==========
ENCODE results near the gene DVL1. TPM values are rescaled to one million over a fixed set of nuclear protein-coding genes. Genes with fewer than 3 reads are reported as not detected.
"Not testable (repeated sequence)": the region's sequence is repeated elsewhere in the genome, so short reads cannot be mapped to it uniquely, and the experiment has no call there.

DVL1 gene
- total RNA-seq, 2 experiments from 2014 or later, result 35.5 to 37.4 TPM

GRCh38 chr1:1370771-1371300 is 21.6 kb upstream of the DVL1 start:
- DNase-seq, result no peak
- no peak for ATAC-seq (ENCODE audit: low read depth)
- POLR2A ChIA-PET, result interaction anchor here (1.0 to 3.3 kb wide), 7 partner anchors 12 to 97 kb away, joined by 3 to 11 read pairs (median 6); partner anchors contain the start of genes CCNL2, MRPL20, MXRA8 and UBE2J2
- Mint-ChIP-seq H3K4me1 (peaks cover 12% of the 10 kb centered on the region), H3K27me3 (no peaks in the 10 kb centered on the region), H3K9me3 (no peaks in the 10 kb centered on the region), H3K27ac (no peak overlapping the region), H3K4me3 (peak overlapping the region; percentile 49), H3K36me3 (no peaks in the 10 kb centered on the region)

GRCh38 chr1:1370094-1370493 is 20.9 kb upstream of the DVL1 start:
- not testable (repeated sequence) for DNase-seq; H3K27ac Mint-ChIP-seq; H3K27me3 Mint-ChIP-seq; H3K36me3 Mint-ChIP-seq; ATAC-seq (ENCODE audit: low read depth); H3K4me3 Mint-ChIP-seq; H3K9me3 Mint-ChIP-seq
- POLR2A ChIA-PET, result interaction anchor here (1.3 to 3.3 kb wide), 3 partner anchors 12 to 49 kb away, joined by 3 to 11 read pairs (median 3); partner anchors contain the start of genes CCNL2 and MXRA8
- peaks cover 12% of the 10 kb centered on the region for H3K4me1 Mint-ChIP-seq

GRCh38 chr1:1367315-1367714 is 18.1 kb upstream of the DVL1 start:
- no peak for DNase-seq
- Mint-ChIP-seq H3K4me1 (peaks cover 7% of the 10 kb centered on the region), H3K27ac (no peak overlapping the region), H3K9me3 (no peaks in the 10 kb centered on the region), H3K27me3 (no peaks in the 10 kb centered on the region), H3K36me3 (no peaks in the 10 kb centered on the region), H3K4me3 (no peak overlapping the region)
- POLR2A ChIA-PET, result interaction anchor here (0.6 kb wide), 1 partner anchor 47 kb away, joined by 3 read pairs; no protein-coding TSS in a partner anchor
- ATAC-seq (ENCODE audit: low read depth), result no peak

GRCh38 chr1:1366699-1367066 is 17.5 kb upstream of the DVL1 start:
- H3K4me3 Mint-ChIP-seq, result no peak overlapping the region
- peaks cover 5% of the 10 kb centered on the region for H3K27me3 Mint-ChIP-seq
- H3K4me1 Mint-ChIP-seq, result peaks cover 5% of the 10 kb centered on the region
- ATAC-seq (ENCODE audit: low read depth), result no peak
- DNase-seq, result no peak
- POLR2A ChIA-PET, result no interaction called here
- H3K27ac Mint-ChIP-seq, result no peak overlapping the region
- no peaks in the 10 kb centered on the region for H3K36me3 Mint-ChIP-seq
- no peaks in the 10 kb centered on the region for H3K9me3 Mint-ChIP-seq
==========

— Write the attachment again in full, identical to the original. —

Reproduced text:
ENCODE results near the gene DVL1. TPM values are rescaled to one million over a fixed set of nuclear protein-coding genes. Genes with fewer than 3 reads are reported as not detected.
"Not testable (repeated sequence)": the region's sequence is repeated elsewhere in the genome, so short reads cannot be mapped to it uniquely, and the experiment has no call there.

DVL1 gene
- total RNA-seq, 2 experiments from 2014 or later, result 35.5 to 37.4 TPM

GRCh38 chr1:1370771-1371300 is 21.6 kb upstream of the DVL1 start:
- DNase-seq, result no peak
- no peak for ATAC-seq (ENCODE audit: low read depth)
- POLR2A ChIA-PET, result interaction anchor here (1.0 to 3.3 kb wide), 7 partner anchors 12 to 97 kb away, joined by 3 to 11 read pairs (median 6); partner anchors contain the start of genes CCNL2, MRPL20, MXRA8 and UBE2J2
- Mint-ChIP-seq H3K4me1 (peaks cover 12% of the 10 kb centered on the region), H3K27me3 (no peaks in the 10 kb centered on the region), H3K9me3 (no peaks in the 10 kb centered on the region), H3K27ac (no peak overlapping the region), H3K4me3 (peak overlapping the region; percentile 49), H3K36me3 (no peaks in the 10 kb centered on the region)

GRCh38 chr1:1370094-1370493 is 20.9 kb upstream of the DVL1 start:
- not testable (repeated sequence) for DNase-seq; H3K27ac Mint-ChIP-seq; H3K27me3 Mint-ChIP-seq; H3K36me3 Mint-ChIP-seq; ATAC-seq (ENCODE audit: low read depth); H3K4me3 Mint-ChIP-seq; H3K9me3 Mint-ChIP-seq
- POLR2A ChIA-PET, result interaction anchor here (1.3 to 3.3 kb wide), 3 partner anchors 12 to 49 kb away, joined by 3 to 11 read pairs (median 3); partner anchors contain the start of genes CCNL2 and MXRA8
- peaks cover 12% of the 10 kb centered on the region for H3K4me1 Mint-ChIP-seq

GRCh38 chr1:1367315-1367714 is 18.1 kb upstream of the DVL1 start:
- no peak for DNase-seq
- Mint-ChIP-seq H3K4me1 (peaks cover 7% of the 10 kb centered on the region), H3K27ac (no peak overlapping the region), H3K9me3 (no peaks in the 10 kb centered on the region), H3K27me3 (no peaks in the 10 kb centered on the region), H3K36me3 (no peaks in the 10 kb centered on the region), H3K4me3 (no peak overlapping the region)
- POLR2A ChIA-PET, result interaction anchor here (0.6 kb wide), 1 partner anchor 47 kb away, joined by 3 read pairs; no protein-coding TSS in a partner anchor
- ATAC-seq (ENCODE audit: low read depth), result no peak

GRCh38 chr1:1366699-1367066 is 17.5 kb upstream of the DVL1 start:
- H3K4me3 Mint-ChIP-seq, result no peak overlapping the region
- peaks cover 5% of the 10 kb centered on the region for H3K27me3 Mint-ChIP-seq
- H3K4me1 Mint-ChIP-seq, result peaks cover 5% of the 10 kb centered on the region
- ATAC-seq (ENCODE audit: low read depth), result no peak
- DNase-seq, result no peak
- POLR2A ChIA-PET, result no interaction called here
- H3K27ac Mint-ChIP-seq, result no peak overlapping the region
- no peaks in the 10 kb centered on the region for H3K36me3 Mint-ChIP-seq
- no peaks in the 10 kb centered on the region for H3K9me3 Mint-ChIP-seq